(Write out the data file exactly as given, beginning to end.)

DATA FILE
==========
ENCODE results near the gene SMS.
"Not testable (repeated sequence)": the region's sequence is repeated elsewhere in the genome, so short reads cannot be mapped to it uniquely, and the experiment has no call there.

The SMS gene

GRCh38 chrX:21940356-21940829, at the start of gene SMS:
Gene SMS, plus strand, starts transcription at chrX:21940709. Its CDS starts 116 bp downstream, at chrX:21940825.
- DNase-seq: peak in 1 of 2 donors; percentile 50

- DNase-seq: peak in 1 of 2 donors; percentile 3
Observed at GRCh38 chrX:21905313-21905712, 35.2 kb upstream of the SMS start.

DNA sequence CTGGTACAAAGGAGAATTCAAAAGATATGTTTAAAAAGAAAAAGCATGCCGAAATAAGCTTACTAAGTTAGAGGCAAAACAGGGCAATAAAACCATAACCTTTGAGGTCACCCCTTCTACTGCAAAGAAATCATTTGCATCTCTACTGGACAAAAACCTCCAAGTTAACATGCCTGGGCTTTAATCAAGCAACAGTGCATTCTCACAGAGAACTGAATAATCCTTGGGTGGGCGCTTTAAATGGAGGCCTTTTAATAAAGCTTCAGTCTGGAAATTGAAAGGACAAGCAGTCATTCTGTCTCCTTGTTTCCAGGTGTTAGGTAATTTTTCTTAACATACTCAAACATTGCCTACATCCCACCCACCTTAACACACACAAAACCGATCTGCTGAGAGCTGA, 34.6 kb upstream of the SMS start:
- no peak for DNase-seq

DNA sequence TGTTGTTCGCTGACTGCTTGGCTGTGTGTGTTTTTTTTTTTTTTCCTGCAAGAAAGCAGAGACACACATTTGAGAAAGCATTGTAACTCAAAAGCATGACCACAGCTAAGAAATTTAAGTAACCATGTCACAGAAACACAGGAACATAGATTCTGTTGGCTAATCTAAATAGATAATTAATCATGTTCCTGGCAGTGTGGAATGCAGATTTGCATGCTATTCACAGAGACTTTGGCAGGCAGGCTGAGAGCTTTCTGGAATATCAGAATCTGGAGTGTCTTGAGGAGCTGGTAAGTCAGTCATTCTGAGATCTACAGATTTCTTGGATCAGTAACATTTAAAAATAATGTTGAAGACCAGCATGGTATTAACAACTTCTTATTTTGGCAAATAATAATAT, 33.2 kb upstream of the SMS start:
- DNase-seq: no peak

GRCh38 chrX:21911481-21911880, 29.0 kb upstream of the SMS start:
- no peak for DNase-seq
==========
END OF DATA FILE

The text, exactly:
ENCODE results near the gene SMS.
"Not testable (repeated sequence)": the region's sequence is repeated elsewhere in the genome, so short reads cannot be mapped to it uniquely, and the experiment has no call there.

The SMS gene

GRCh38 chrX:21940356-21940829, at the start of gene SMS:
Gene SMS, plus strand, starts transcription at chrX:21940709. Its CDS starts 116 bp downstream, at chrX:21940825.
- DNase-seq: peak in 1 of 2 donors; percentile 50

- DNase-seq: peak in 1 of 2 donors; percentile 3
Observed at GRCh38 chrX:21905313-21905712, 35.2 kb upstream of the SMS start.

DNA sequence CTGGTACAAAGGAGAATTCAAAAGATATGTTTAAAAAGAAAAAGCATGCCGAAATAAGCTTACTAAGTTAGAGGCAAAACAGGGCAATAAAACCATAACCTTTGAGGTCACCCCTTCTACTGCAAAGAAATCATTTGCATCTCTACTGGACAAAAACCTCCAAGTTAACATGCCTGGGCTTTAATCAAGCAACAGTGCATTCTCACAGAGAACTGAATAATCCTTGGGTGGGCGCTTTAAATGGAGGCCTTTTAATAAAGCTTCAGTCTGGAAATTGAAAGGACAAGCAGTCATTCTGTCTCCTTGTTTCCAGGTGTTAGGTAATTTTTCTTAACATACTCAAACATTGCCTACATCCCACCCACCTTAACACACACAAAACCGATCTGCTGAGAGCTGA, 34.6 kb upstream of the SMS start:
- no peak for DNase-seq

DNA sequence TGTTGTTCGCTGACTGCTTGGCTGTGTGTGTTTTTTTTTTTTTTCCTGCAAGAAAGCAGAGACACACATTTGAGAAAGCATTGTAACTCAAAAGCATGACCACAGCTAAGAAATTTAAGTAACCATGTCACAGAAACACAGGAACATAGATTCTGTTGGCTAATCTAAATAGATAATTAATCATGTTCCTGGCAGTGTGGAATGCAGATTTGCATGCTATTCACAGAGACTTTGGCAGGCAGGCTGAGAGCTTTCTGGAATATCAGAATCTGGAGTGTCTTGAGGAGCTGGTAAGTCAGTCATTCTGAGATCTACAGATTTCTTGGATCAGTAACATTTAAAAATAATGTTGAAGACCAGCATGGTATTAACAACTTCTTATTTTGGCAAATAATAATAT, 33.2 kb upstream of the SMS start:
- DNase-seq: no peak

GRCh38 chrX:21911481-21911880, 29.0 kb upstream of the SMS start:
- no peak for DNase-seq